The strangest street construction site in Espoo completed in record time

Published: 21.6.2022 10.03Updated: 22.6.2022 12.35
Completed in a week. On the 40-metre stretch of street leading to Keran Hallit, loitering is not only allowed, but encouraged.Photo: Vessi Hämäläinen

Starting from June, those visiting Keran Hallit can get a glimpse into what the streets of Espoo could look like in the future. On the 40-metre stretch of street leading to the entrance to Keran Hallit, loitering, skating and talking to strangers are not only allowed, but also encouraged.

At the start of June, the area in front of the entrance to Keran Hallit was turned into quite an unusual street construction site. Instead of a pipe trench blocking traffic, the area was filled with street paintings, wood-structured green walls with benches and planting troughs 3D-printed out of concrete.  

Over the course of a week, the area in front of the main entrance to Keran Hallit was turned into a 40-metre-long pilot street that shows what the streets of Espoo could look like in the coming decades  

The street’s entrance gate is being built by hand out of recycled wood by two of the designers of the street, architect Pekka Pakkanen and future housing specialist Kimmo Rönkä.  

“Over the last hundred years, no one has really thought about all the potential things that a street could be,” Pekka Pakkanen states. 

The former logistics area of Kera is being developed into a sustainable residential area of the future and a testbed for various pilots. For one such pilot, Pakkanen, Rönkä and designer Päivi Raivio set out to envision what a street of the future focusing on people could look like in Kera.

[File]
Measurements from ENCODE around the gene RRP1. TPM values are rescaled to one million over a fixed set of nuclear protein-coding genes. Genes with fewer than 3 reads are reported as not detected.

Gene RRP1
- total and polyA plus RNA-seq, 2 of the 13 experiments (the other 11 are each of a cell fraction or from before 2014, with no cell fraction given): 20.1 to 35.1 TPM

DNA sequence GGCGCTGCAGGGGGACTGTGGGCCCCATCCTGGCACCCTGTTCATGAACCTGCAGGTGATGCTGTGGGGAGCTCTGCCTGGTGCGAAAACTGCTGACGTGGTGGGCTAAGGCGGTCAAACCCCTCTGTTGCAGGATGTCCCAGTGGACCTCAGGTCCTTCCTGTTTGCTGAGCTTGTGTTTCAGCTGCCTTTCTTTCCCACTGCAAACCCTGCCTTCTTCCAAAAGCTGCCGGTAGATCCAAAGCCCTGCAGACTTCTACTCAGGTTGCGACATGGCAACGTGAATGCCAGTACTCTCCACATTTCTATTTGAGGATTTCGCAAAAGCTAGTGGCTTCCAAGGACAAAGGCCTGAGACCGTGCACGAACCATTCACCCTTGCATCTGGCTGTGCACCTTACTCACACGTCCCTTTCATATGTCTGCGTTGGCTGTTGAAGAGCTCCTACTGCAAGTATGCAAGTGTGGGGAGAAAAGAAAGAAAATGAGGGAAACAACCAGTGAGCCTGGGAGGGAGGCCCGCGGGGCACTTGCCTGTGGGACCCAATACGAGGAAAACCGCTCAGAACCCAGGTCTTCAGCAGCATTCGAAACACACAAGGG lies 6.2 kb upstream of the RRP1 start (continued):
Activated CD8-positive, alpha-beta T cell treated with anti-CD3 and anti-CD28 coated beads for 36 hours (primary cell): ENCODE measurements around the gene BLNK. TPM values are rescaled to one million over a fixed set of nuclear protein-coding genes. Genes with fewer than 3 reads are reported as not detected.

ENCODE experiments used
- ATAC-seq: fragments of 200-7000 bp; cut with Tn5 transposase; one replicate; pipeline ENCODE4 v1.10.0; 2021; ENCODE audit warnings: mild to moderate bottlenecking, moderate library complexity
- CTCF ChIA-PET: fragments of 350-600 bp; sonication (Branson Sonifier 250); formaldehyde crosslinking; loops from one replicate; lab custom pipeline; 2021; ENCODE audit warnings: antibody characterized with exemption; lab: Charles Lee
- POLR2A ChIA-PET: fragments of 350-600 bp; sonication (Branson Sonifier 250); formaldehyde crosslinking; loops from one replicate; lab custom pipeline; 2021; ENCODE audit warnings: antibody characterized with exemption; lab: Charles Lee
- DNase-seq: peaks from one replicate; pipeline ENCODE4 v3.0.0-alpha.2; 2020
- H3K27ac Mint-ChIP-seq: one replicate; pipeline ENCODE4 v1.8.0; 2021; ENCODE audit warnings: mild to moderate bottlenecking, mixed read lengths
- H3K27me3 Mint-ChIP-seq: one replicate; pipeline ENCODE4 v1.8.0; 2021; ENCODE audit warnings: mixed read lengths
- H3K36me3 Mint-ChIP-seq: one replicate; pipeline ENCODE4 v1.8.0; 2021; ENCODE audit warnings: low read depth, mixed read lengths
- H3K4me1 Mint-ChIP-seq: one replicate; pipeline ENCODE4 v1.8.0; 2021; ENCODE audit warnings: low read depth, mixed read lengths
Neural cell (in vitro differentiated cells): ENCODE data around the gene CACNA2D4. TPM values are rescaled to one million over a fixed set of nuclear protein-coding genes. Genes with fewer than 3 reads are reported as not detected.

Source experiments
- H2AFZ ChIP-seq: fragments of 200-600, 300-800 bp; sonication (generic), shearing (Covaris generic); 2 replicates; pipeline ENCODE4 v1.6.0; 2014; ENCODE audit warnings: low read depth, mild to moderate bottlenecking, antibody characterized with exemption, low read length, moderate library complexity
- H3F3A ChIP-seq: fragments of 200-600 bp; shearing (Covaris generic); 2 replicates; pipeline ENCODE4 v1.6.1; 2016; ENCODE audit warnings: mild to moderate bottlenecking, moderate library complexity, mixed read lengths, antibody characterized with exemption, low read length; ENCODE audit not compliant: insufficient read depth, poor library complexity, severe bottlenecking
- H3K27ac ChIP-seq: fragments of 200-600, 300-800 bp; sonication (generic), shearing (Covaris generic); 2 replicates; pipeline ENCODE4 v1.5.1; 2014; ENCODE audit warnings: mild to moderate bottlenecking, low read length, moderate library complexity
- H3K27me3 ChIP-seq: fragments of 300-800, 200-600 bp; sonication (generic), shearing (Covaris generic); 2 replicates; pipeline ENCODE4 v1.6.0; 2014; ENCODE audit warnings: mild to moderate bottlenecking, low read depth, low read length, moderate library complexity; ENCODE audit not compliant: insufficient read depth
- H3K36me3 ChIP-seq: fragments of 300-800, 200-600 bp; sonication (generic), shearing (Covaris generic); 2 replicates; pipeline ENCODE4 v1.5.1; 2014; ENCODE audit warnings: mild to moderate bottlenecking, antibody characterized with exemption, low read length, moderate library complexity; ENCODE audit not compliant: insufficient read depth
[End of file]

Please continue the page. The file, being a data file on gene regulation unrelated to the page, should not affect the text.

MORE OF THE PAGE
Contemporary streets are generally considered to be no more than routes for people and goods to pass through. But the three designers point out that streets have a myriad of different user groups. The street in front of your home is your closest environment, which needs to have space for hanging out, games and play as well. Young people enjoy street parties, while older folk appreciate sheltered places to sit. The street spaces of the future could be more human and smaller in scale than current ones. When necessary, street spaces can also change quickly.  

“We could approach streets as spaces that are used in different ways in different seasons and times of day,” Pekka Pakkanen contemplates. 

With this in mind, the Kera pilot street is full of light street equipment that can be moved in and out as necessary.  

Speed limit replaced with suggestions to slow down 

The two builders sit down on a wooden bench for their break. The backrest of the bench is a future green space. Next to the bench, there are two pallets of plants waiting to be planted in the seating group’s troughs and the street equipment made out of concrete with 3D printing technology. Although it is still under construction, the street is already an inviting hangout spot.  

The numbers painted on the street are not speed limits, but rather ‘suggestions to slow down’, the designers explain.  

“5 km/h for play areas, 20 km/h for block streets,” explains Kimmo Rönkä.  

The designers are not chasing cars away from the street, however.